28.7.17

Family Photograph: Throwback to A New Orleans Mardi Gras from the 1990s

I really like Mardi Gras. Even when I was thirteen. Throwback post to that time I went to "all dem parades" for Mardi Gras back in 1993.
For many years as a kid, I would go with my family 
to the "truck parade" on Mardi Gras day on Veterans
Highway in Jefferson Parish, Louisiana. 
I wanted to save this post for actual Mardi Gras - but, heck, it's kinda too funny to wait - and I'm impatient.

For me, New Orleans Mardi Gras wasn't really celebrated in New Orleans. We went to Jefferson Parish, secured a spot on Veterans Highway in Metairie, a few miles west of the Orleans Parish line.

On this strip of highway, folks set up ladders on the neutral ground (the grassy median). We got there early, lugged ice chests filled with sandwiches, cola, and liquor (for the adults).

In the Metairie version of Mardi Gras, the first parade is run by the Krewe of Argus (compared to the Krewe of Rex which runs on Saint Charles in New Orleans). Argus is an interesting choice for a Mardi Gras pleasure krewe. Argus is the mythological creature with a thousand eyes - so he can sleep but keeps several eyes open. The signature Argus float is spectacular in my memory - a bust of the many-eyed giant flanked by papier-maché peacocks.

Maybe I caught the undies and bra at Argus? I don't remember.

In the photo, we're waiting for the truck parade. It rolls immediately after the Krewe of Argus. The trucks number in the low hundreds. They're eighteen-wheeler cabs affixed to a flatbed converted into a Mardi Gras float.

Maybe I got the wig from home? I'm not sure - but judging from this picture it was one helluva Mardi Gras in Metairie, Louisiana.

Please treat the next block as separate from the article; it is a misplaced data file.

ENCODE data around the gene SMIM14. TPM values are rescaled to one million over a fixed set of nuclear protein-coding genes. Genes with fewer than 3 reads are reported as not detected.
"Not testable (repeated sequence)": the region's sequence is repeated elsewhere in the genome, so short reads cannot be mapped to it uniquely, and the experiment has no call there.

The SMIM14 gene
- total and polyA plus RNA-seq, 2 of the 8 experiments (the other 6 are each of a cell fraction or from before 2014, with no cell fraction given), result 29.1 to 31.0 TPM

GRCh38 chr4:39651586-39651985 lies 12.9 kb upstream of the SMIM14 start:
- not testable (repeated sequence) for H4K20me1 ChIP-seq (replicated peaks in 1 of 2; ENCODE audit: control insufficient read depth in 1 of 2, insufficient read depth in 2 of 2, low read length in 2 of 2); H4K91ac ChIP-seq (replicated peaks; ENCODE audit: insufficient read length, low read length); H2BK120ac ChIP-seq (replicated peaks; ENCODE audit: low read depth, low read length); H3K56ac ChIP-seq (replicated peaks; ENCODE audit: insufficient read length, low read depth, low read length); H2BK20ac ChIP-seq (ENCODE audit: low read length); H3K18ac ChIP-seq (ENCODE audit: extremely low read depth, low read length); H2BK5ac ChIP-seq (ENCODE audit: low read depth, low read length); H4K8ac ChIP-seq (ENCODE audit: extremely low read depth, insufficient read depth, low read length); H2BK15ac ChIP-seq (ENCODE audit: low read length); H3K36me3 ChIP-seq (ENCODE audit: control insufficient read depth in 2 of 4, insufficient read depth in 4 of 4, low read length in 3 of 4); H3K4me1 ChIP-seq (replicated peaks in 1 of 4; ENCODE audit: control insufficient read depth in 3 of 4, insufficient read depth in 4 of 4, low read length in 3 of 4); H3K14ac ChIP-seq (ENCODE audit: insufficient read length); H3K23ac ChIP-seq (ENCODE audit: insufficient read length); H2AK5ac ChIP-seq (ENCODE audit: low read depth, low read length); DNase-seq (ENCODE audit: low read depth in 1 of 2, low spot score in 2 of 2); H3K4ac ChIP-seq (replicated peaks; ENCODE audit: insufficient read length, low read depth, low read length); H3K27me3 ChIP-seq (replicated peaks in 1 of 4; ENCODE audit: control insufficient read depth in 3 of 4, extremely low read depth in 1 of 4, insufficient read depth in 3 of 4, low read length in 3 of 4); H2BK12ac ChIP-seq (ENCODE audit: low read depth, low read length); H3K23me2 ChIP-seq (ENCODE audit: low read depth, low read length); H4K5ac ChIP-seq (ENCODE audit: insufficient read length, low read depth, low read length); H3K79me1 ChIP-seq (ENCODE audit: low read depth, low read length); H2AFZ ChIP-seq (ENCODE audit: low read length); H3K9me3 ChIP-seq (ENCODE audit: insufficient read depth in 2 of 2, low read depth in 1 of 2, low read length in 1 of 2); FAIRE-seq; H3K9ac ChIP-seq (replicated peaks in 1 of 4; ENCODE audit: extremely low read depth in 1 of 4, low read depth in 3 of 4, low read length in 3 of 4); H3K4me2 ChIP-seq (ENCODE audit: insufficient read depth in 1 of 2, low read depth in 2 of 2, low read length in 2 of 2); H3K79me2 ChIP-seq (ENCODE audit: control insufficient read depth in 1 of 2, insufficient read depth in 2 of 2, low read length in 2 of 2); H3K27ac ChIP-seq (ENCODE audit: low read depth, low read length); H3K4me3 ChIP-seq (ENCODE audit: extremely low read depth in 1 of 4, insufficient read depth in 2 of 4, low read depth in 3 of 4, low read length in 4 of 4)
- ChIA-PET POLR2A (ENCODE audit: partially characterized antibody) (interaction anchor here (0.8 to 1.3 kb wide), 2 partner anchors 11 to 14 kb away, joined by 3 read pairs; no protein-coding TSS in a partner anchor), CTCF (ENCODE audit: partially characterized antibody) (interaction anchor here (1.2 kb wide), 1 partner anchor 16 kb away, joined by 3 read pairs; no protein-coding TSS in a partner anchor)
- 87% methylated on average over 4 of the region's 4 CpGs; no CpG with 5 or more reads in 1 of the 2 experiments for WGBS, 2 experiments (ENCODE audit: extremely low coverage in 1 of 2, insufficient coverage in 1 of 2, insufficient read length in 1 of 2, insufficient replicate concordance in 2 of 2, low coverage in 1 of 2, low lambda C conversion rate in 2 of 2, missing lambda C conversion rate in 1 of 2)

27.7.17

Throwback Thursday: Flour Babies

Back in the mid-nineties - hell, it probably still happens - our public middle school in Saint Tammany Parish Louisiana conducted a program meant to curb teenage pregnancy.
The program was called Flour Babies. Every kid in our Seventh Grade class bought a six-pound bag of flour from the grocery store, we dressed it up to look like a boy or a girl and propped a head on it. I guess we gave it a name.

We carried the flour baby with us everywhere we went. We took it to class, brought it home with us, and made sure we didn't leave it behind.

Leaving behind your flour baby was tantamount to committing childhood neglect - I think kids who left it on the bus or in homeroom had to endure after school suspension. Or maybe they were told, "Don't have kids."

Here are two photos from my flour baby days:
I hold onto my flour baby like it's my own dear baby, baby.
Younger brother and Mom pose with the flour baby.
Did you have a flour baby growing up? I'd love to hear about it.

26.7.17

Video Post: Feeding Ducks in Robertsdale, Alabama

Ducks hang out in a parking lot in Robertsdale, Alabama
Off of US Highway 90, my mother Pamela, my older brother Bradford, and I stopped at an old, dilapidated building with a sign out front that read "Interdenominational Church." We fed the ducks. Greig (that's me) conducted an interview.